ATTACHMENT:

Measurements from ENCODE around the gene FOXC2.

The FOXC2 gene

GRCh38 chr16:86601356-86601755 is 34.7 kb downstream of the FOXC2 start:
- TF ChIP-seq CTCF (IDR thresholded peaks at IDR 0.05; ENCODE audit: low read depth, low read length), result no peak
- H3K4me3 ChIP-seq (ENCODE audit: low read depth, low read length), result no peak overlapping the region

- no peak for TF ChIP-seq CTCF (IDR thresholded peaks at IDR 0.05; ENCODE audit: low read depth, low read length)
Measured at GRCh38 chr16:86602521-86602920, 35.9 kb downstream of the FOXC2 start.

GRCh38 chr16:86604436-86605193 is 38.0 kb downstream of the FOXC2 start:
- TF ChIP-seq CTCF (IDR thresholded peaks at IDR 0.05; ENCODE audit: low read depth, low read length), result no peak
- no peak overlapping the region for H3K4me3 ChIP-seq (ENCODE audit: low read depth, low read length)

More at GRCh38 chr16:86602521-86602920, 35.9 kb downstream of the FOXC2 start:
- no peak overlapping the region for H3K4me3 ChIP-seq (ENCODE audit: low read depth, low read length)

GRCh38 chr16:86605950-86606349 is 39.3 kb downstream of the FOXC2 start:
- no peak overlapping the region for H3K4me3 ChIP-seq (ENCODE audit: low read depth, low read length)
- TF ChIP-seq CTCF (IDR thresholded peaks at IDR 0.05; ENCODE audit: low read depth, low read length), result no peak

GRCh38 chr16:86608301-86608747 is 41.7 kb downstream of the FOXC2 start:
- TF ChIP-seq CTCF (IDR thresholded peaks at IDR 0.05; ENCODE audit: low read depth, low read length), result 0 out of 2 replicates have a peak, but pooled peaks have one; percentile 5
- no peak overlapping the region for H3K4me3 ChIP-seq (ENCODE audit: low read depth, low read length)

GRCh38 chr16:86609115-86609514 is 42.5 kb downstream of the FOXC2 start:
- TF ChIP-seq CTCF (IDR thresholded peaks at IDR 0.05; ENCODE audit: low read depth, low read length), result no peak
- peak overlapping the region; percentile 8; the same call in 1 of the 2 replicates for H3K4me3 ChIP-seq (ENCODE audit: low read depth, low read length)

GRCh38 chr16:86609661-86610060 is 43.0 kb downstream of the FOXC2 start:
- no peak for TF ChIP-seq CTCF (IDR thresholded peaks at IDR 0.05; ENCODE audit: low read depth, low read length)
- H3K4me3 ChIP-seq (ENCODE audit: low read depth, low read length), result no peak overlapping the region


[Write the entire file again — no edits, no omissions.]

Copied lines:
Measurements from ENCODE around the gene FOXC2.

The FOXC2 gene

GRCh38 chr16:86601356-86601755 is 34.7 kb downstream of the FOXC2 start:
- TF ChIP-seq CTCF (IDR thresholded peaks at IDR 0.05; ENCODE audit: low read depth, low read length), result no peak
- H3K4me3 ChIP-seq (ENCODE audit: low read depth, low read length), result no peak overlapping the region

- no peak for TF ChIP-seq CTCF (IDR thresholded peaks at IDR 0.05; ENCODE audit: low read depth, low read length)
Measured at GRCh38 chr16:86602521-86602920, 35.9 kb downstream of the FOXC2 start.

GRCh38 chr16:86604436-86605193 is 38.0 kb downstream of the FOXC2 start:
- TF ChIP-seq CTCF (IDR thresholded peaks at IDR 0.05; ENCODE audit: low read depth, low read length), result no peak
- no peak overlapping the region for H3K4me3 ChIP-seq (ENCODE audit: low read depth, low read length)

More at GRCh38 chr16:86602521-86602920, 35.9 kb downstream of the FOXC2 start:
- no peak overlapping the region for H3K4me3 ChIP-seq (ENCODE audit: low read depth, low read length)

GRCh38 chr16:86605950-86606349 is 39.3 kb downstream of the FOXC2 start:
- no peak overlapping the region for H3K4me3 ChIP-seq (ENCODE audit: low read depth, low read length)
- TF ChIP-seq CTCF (IDR thresholded peaks at IDR 0.05; ENCODE audit: low read depth, low read length), result no peak

GRCh38 chr16:86608301-86608747 is 41.7 kb downstream of the FOXC2 start:
- TF ChIP-seq CTCF (IDR thresholded peaks at IDR 0.05; ENCODE audit: low read depth, low read length), result 0 out of 2 replicates have a peak, but pooled peaks have one; percentile 5
- no peak overlapping the region for H3K4me3 ChIP-seq (ENCODE audit: low read depth, low read length)

GRCh38 chr16:86609115-86609514 is 42.5 kb downstream of the FOXC2 start:
- TF ChIP-seq CTCF (IDR thresholded peaks at IDR 0.05; ENCODE audit: low read depth, low read length), result no peak
- peak overlapping the region; percentile 8; the same call in 1 of the 2 replicates for H3K4me3 ChIP-seq (ENCODE audit: low read depth, low read length)

GRCh38 chr16:86609661-86610060 is 43.0 kb downstream of the FOXC2 start:
- no peak for TF ChIP-seq CTCF (IDR thresholded peaks at IDR 0.05; ENCODE audit: low read depth, low read length)
- H3K4me3 ChIP-seq (ENCODE audit: low read depth, low read length), result no peak overlapping the region